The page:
The world in the cloister and the nun in the world
in Catholic nuns and sisters in a secular age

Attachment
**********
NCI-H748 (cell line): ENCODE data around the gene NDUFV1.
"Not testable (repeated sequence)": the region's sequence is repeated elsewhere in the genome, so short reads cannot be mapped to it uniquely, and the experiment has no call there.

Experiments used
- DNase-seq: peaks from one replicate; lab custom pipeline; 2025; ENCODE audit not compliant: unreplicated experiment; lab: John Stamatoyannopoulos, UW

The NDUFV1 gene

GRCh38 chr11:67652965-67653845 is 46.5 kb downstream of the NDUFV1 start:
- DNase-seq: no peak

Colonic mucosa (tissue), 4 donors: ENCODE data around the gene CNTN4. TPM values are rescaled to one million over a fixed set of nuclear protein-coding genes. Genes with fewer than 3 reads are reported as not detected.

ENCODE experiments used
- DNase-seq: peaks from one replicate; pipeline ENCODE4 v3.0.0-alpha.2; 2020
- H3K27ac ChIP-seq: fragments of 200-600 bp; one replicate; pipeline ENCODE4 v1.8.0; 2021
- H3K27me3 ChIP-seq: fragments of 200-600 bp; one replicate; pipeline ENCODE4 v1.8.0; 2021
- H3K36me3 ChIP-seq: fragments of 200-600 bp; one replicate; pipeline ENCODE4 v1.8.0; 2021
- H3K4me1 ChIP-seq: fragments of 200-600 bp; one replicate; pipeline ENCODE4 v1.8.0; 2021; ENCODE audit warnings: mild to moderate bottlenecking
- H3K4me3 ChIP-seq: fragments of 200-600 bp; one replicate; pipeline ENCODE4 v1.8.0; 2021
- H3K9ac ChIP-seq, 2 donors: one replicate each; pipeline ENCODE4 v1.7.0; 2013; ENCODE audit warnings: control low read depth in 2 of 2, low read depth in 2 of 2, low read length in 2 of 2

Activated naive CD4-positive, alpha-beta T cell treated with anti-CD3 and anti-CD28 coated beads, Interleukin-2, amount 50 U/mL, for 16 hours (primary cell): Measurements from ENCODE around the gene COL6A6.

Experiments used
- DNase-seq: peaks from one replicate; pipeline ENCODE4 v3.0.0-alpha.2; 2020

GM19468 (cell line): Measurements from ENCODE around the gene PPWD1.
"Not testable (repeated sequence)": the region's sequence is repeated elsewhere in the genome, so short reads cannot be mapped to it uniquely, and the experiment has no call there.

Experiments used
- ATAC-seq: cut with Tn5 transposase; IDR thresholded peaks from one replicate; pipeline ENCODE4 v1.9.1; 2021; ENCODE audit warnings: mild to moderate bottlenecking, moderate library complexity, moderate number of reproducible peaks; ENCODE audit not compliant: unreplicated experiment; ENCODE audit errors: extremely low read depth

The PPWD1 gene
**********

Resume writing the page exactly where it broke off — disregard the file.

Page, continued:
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The nun in the modern world and the modern world inside the convent is the subject of Chapter 5. Some considered adaptations to a secular age a dangerous move towards religious secularisation. Others saw this as a necessary antidote to the evils of modernity. This engagement with the world, faintly visible in archival sources from the 1940s, quickened with the publication of council documents Perfectae Caritatis (1965) and Lumen Gentium (1964), which emphasised (or so it seemed) a radical activism embedded in a secular world. The acceptability of engaging with the modern world on its own terms in its own language exemplifies this new relationship with modernity. By the 1960s and 1970s, the questioning of institutional barriers to ministry and bolstering of individual autonomy was reflective of the larger 1960s mentality that emphasised individual expression, links between people and the removal of boundaries. Becoming part of the world was a response to both religious and secular social movements. For many sisters and nuns, it was not a sudden thrust into the world; but a gradual shift. It was not always a welcome shift when it disrupted patterns of living and beliefs about the sacred/secular divide.